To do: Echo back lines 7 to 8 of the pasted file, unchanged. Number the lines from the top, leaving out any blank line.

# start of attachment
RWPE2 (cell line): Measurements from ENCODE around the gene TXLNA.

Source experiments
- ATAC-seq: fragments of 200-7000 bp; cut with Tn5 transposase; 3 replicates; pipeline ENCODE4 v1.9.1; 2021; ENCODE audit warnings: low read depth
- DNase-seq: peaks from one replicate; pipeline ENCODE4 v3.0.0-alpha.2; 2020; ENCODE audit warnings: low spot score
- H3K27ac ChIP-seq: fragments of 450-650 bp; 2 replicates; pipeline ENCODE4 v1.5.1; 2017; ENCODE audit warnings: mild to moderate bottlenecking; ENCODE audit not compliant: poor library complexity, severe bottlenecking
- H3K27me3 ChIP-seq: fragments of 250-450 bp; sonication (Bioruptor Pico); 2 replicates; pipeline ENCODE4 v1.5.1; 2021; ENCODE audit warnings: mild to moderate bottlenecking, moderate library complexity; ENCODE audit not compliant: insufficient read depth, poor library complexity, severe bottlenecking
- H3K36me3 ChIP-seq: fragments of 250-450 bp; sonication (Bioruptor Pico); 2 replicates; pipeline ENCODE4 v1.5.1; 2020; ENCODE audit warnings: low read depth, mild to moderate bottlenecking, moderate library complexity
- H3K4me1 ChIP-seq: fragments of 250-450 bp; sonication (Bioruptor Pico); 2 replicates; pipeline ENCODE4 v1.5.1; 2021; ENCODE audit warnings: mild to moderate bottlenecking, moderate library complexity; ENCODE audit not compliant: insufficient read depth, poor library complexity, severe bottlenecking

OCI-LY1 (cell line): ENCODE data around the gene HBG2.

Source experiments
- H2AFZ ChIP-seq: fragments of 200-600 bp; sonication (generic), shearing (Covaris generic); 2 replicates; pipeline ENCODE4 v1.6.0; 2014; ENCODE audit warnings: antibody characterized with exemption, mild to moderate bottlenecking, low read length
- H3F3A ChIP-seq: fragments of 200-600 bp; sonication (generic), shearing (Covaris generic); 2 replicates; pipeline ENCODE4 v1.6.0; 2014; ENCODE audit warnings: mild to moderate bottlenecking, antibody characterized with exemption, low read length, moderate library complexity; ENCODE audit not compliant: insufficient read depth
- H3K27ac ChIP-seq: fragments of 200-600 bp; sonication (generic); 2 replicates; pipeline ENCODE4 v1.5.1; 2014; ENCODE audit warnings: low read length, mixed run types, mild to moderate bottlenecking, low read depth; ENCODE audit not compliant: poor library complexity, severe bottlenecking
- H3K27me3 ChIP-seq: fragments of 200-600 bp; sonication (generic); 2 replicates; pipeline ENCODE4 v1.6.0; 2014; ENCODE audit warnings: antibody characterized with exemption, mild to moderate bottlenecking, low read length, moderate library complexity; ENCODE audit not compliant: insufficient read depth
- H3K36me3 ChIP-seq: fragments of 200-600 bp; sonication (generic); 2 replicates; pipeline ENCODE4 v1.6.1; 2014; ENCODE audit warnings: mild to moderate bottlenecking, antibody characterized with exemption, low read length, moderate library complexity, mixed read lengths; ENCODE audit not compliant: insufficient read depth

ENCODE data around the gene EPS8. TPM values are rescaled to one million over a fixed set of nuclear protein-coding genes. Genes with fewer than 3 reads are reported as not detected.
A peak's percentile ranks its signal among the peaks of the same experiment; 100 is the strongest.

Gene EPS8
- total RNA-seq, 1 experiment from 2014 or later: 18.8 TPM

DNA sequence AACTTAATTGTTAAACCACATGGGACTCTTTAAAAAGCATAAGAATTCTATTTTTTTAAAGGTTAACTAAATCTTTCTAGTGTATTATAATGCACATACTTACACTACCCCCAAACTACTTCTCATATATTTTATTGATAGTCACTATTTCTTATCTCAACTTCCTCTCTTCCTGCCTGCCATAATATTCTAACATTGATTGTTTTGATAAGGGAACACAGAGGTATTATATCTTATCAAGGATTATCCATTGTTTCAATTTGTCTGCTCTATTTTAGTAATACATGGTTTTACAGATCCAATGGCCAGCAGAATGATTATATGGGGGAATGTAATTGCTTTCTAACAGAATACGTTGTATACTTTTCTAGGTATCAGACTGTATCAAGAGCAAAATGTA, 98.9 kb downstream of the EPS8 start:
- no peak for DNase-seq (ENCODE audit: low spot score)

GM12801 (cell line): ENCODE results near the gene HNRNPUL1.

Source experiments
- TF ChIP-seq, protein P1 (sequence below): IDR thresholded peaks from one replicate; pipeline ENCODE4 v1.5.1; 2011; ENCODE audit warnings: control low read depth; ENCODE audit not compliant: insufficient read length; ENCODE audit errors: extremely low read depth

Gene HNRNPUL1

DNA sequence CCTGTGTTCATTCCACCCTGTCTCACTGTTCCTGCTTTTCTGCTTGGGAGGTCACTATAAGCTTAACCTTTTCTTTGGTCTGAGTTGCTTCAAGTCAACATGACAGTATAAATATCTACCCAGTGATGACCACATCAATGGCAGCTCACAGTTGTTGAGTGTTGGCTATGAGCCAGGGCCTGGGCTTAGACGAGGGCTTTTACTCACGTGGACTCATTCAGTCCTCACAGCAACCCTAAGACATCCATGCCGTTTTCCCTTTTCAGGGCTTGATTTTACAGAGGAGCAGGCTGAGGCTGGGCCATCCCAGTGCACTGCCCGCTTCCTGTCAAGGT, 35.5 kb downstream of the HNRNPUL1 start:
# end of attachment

- H3K36me3 ChIP-seq: fragments of 250-450 bp; sonication (Bioruptor Pico); 2 replicates; pipeline ENCODE4 v1.5.1; 2020; ENCODE audit warnings: low read depth, mild to moderate bottlenecking, moderate library complexity
- H3K4me1 ChIP-seq: fragments of 250-450 bp; sonication (Bioruptor Pico); 2 replicates; pipeline ENCODE4 v1.5.1; 2021; ENCODE audit warnings: mild to moderate bottlenecking, moderate library complexity; ENCODE audit not compliant: insufficient read depth, poor library complexity, severe bottlenecking